I am cleaning out old files, and I ran across a report I presented to Dryden Council back in April, 2012 (while I was still a City Councillor). It was about a workshop designed to be of help to our Tourist Industry, sponsored by our own Dryden Development Corporation.
There were some pretty high level speakers. One point they made was that it is as easy to get here from Kentucky now as it was from Chicago 30 years ago, and we need to expand the range of our marketing. They thought there is still a great demand for our wonderful outdoor experience opportunities, we have a good foundation for destination tourist industries, and we should ignore the politically correct folks speaking disparagingly of our tourism industry as ‘hook and bullet’. Most importantly, they emphasized the need for everyone to adopt a positive, optimistic outlook.
Here is my report to Dryden Council, from April, 2012, Quote,
“I went to the tourism workshop put on by our economic development people last week, and it seems worthwhile to report on that to Council. I was there as a citizen, not a councillor, and it was a little disappointing we were not represented, except by the staff who were running things, which I might add they did a very good job, kudo’s to Dana Soucie and Catherine Goldsworthy.
Most of the people in attendance were forward-looking business people, and they and our staff got some ideas as to how we can do an even better job, and the program was well worth running.
This once again drove home the point we have been learning these past 5 years or so, economic development is not about chasing smokestacks, although of course we need to make it easy for business to locate here. Economic development is first and foremost about making our town a place people want to live, and if we do, people move here and bring economic activity with them. I think we have been doing a pretty good job, and would point out the report from the University of Toronto calling Dryden “Toronto of the north”, but we can and will do better.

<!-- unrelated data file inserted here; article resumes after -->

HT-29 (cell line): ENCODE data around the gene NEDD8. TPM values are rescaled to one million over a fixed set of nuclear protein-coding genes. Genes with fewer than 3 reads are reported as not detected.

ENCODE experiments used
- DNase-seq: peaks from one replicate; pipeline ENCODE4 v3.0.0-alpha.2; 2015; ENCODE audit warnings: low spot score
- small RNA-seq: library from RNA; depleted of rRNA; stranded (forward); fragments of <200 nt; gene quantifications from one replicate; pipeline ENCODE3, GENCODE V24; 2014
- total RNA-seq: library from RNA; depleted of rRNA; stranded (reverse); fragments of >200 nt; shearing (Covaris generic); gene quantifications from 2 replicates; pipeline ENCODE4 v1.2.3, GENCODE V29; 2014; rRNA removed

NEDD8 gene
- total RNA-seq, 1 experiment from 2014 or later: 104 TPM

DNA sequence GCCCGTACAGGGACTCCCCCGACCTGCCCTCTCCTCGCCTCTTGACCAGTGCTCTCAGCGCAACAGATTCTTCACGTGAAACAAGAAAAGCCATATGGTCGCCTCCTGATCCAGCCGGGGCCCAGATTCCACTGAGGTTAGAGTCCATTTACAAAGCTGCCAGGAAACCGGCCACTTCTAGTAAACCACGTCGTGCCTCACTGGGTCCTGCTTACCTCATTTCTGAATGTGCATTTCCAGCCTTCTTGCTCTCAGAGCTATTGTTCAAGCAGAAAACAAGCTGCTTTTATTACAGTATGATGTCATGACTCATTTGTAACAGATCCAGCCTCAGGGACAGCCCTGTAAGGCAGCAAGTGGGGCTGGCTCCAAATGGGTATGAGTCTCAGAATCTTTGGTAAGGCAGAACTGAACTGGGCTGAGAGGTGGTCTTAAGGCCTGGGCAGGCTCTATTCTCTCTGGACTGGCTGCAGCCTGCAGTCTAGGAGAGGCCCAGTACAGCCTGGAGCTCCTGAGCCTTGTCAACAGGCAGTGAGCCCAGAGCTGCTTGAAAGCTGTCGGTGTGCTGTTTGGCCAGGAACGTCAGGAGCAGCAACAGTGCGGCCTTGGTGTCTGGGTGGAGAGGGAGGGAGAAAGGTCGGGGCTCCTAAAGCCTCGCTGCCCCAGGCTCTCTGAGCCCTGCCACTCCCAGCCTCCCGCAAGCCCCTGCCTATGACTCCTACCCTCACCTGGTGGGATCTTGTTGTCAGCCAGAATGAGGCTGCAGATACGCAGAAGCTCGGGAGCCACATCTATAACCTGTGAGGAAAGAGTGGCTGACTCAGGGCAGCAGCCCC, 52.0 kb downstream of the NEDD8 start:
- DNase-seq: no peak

One of the things the presenter drove home was the importance of a positive attitude among all the people visitors meet, visitors who have a good experience will come back or even move here, but if they encounter people who do not know what we have to offer or have a negative attitude, it hurts.
I was impressed with last week’s Observer. Mardi Plomp did an excellent job of going through the positive things that are happening in our downtown. I was especially impressed with the interview with mayor Kennard of Ignace, which exudes optimism; he looks at the opportunities out there and embraces the future. I discussed this article with some Ignace people at the Tourism Session, and the indication was that, yes, there are problems, still lots of vacant housing, and a small population base to start with, but generally there is optimism that things will get better in Ignace.
Certainly Dryden is better off than Ignace, we still have most of our forest industry, and we have the good news about more development at Domtar. We have a housing shortage, both to buy and to rent, and property prices have held up well, and our population is not shrinking. Surely if Ignace can have such an optimistic cheerful outlook, we can do no less. In spite of short-term difficulties, we do have a bright future and we need to tell the world.” End quote.
That was 2012. Even more true today, for all our northern towns. I am impressed with Mayor Wilson taking the initiative, and starting the ball rolling on some Forward Planning and Leadership. We can hope that will dispel the negative pall that has hung over Dryden for the past few years, and allow our usual optimism to show through.